How parents are nudging kids to help with chores

Updated: 15 April, 2020 15:14 IST | Nasrin Modak Siddiqi | Mumbai

From toddlers to teens, here's how parents are encouraging children to take up domestic tasks with minimum fuss

Vir lines up his trucks with green peas
Vir lines up his trucks with green peas

With the lockdown extended, and a long summer ahead of us, city parents are finding new and innovative ways to wean kids into helping with chores. "Most often, both parents are overworked — work from home without the aid of domestic help can get taxing. The trick is to make kids involved in your day-to-day chores, and to do it smartly to cause minimum fuss. Getting them involved in household work also helps them learn skills that are important for survival," says entrepreneur Priya Pangaonkar, mother to a three-year-old son.

Here's how parents are easing their kids into the importance of doing household chores.


Learning with activities
Pangaonkar's son Vir is an enthusiastic child, and it is a task to keep him still in one place for long. "There's also learning on my mind so I make sure that all the home chores I involve him in seem like playtime to him. I make him sort vegetables and arrange them in the refrigerator according to colour and size. While folding clothes, he arranges them colour-wise; while mixing and churning, I play his favourite nursery rhymes [only audio] and he does the task with more enthusiasm. After peeling peas, we load it in his toy truck and he drives it on the designated pathway to the refrigerator. All this makes him keen to do more," shares Dahisar-based Pangaonkar.

Promise of a playtime
Pangaonkar also rewards Vir with play time. "I explain to him that if he helps me, we can finish work faster and there would be more time to play his favourite game together. This bribe works all the time with children his age," she reveals.

Saachi helps out with chores
Saachi helps out with chores


Earning badges
Vile Parle resident Uma Joshi's 10-year-old daughter Saachi Soumitra has been helping with cooking and cleaning and in return, they have been rewarding her for all completed tasks. "She dresses up as a girl scout to clean the furniture, and the adults in the house give her a badge for completing the task of dusting. She has been earning badges for every job in this manner — making rotis, ice-lollies and baking cakes too," adds Joshi.

Express yourself
Joshi encourages her daughter to write letters to fictional characters like Worried Wonda, Strong Steve and Plimpy Imps where she tells them about all the tasks she completed at home. Also, she writes letters to herself using her official name and pet name. "Saachi has been a fan of the Mr Men and Lil Miss Series by Roger Hargreaves from a young age, and the inspiration for these characters comes from there. She writes a blog that has her stories and poetry. I feel such outlets ensure she doesn't look at chores as tasks. That understanding is crucial for someone her age," believes Joshi.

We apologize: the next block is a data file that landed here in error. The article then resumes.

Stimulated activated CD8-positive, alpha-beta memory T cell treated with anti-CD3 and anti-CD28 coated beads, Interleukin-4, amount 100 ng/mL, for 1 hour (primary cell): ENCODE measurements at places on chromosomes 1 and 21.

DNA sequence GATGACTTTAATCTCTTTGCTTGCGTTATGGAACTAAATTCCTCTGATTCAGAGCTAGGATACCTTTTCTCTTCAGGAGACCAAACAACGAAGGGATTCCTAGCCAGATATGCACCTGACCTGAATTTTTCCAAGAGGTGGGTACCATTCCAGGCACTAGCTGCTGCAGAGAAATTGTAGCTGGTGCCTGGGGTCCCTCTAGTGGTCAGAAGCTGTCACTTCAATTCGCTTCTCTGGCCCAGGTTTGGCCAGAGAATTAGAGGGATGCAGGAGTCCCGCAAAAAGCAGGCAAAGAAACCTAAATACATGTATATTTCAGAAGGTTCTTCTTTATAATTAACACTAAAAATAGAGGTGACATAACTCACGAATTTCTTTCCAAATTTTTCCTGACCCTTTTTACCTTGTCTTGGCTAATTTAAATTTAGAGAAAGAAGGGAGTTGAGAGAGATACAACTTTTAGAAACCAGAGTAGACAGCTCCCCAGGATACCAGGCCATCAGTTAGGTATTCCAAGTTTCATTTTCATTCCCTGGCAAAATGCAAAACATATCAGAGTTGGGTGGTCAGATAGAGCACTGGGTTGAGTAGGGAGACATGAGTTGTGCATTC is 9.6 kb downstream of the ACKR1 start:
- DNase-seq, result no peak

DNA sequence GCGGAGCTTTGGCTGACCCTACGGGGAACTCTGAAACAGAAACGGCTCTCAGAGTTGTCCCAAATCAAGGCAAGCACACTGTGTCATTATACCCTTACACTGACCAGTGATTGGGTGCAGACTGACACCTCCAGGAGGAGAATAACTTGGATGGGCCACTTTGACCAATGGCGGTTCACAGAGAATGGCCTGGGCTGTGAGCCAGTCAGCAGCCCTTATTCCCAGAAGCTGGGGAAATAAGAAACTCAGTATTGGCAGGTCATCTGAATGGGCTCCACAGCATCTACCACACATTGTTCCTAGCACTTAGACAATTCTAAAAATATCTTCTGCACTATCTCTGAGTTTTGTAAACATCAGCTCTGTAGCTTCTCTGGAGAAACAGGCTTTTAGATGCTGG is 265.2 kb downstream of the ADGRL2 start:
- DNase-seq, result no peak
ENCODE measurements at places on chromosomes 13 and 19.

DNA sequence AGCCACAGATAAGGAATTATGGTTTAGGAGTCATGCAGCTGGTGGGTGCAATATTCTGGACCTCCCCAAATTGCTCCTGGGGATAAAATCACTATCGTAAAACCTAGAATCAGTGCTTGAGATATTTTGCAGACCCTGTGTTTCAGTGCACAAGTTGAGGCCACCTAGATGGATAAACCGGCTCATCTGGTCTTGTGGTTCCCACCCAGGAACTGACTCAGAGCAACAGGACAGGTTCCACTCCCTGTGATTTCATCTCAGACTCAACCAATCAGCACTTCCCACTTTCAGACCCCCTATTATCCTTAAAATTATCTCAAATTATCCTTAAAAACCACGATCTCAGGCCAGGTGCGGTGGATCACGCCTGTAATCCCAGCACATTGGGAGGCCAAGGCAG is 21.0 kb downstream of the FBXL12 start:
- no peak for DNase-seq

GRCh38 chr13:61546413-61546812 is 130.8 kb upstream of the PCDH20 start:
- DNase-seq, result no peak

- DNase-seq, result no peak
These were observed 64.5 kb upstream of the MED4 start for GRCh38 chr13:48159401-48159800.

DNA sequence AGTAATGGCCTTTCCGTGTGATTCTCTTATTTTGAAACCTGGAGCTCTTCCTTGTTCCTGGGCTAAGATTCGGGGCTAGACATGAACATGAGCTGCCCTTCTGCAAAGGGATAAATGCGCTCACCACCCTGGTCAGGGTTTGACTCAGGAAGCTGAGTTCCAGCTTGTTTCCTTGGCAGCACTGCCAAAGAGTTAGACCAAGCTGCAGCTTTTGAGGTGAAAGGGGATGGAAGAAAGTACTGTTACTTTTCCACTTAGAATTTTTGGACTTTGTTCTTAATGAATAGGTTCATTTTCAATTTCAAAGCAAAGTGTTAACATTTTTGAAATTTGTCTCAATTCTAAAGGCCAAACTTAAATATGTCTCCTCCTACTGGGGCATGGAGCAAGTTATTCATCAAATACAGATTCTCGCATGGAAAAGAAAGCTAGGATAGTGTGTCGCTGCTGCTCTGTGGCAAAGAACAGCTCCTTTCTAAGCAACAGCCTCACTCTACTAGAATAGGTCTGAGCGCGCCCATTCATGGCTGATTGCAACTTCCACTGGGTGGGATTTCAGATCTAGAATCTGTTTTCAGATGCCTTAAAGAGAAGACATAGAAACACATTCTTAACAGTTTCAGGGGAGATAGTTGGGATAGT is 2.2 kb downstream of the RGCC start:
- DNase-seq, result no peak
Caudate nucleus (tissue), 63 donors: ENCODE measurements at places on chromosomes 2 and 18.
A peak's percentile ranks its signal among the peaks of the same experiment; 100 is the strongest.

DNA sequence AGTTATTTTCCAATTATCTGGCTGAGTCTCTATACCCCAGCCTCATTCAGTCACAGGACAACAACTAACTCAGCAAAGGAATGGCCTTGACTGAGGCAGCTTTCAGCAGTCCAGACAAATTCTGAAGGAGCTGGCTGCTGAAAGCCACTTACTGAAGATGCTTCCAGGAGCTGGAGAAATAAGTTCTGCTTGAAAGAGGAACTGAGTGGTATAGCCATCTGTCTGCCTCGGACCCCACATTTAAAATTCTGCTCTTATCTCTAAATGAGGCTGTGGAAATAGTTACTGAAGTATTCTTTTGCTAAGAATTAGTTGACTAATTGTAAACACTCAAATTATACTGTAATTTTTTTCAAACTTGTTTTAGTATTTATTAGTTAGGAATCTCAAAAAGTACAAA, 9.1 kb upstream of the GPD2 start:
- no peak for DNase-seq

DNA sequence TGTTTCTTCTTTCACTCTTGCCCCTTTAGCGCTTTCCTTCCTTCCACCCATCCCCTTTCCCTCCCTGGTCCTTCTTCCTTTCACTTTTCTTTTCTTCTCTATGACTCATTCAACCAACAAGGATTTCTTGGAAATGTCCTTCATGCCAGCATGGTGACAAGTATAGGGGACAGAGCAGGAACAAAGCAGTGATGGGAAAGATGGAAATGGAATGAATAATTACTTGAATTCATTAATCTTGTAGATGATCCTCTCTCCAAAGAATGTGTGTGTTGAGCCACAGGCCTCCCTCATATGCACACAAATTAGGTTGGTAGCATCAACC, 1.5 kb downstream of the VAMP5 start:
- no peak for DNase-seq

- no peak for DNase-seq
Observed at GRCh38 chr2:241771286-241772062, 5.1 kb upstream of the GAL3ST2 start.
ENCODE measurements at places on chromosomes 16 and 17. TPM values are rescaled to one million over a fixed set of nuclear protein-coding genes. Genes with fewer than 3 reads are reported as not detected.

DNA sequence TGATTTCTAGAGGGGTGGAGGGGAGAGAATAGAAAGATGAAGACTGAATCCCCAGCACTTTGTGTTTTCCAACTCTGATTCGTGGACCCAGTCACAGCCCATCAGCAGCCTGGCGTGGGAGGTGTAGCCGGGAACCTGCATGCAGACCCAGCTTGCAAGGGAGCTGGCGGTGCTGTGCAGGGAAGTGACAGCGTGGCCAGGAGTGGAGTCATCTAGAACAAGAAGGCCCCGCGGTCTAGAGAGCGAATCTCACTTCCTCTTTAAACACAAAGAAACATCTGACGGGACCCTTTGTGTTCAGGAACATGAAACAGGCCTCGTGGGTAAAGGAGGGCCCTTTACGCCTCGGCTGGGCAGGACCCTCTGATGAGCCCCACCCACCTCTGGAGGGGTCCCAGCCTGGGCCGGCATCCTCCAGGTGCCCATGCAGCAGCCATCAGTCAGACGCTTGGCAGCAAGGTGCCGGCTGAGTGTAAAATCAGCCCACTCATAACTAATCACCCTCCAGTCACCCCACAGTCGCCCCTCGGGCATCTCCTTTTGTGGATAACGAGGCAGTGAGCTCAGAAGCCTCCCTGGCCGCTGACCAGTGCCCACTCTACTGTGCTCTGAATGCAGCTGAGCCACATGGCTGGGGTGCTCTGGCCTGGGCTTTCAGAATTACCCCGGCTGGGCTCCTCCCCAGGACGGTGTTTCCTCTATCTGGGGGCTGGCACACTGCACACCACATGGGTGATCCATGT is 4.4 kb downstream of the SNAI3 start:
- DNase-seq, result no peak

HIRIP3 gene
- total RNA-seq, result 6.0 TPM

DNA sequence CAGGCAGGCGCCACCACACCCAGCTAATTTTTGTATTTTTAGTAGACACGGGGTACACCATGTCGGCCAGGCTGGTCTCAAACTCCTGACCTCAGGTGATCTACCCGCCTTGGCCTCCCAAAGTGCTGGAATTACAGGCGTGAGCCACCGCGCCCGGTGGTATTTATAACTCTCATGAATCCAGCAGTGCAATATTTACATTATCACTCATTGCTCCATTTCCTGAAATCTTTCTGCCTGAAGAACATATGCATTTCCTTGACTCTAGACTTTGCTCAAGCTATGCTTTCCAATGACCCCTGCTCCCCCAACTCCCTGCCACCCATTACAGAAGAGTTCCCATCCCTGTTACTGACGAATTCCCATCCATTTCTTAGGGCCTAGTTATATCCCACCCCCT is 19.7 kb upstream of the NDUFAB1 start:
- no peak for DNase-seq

Atharva cooks a meal
Atharva cooks a meal


Joint exercise
With older children, rewards don't necessarily work as much as emotions do. For instance Vile Parle-based Manasi Sakhalkar's 15-year-old son Atharva loves to cook and takes up cooking a meal on his own with occasional help from his 10-year-old sister Arya. "My kids are sensitive so they don't need any incentive. They realise that mom is tired, and so they do the dishes and fill water bottles, sweep and mop. They decide among themselves and take turns. Sometimes, they quarrel on who did more work but they settle eventually," she adds.

Playdays are an interesting way of sharing the workload. Sakhalkar assigns days — like mother-daughter day or grandmother-grandson day — when they perform all the activities together. "We brush together, practise yoga, eat breakfast, prepare lunch, and do all chores, homework and eat meals together. Tomorrow is grandmother-granddaughter day, where Arya and my mother-in-law will take up tasks together," explains Sakhalkar.

Family bonding
In the Sakhalkar household, another fun task they all look forward to is their chat sessions at night. "In Marathi we call it, 'Aata gappa maraycha' (Let's talk). For this, we all help each other clean up the kitchen post dinner," says Sakhalkar.

Sibling help
Atharva also helps by taking up his sister's studies. "She is happier studying with him, and this ensures that they don't lose time while waiting for me to finish work," she signs off.

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First Published: 15 April, 2020 08:46 IST

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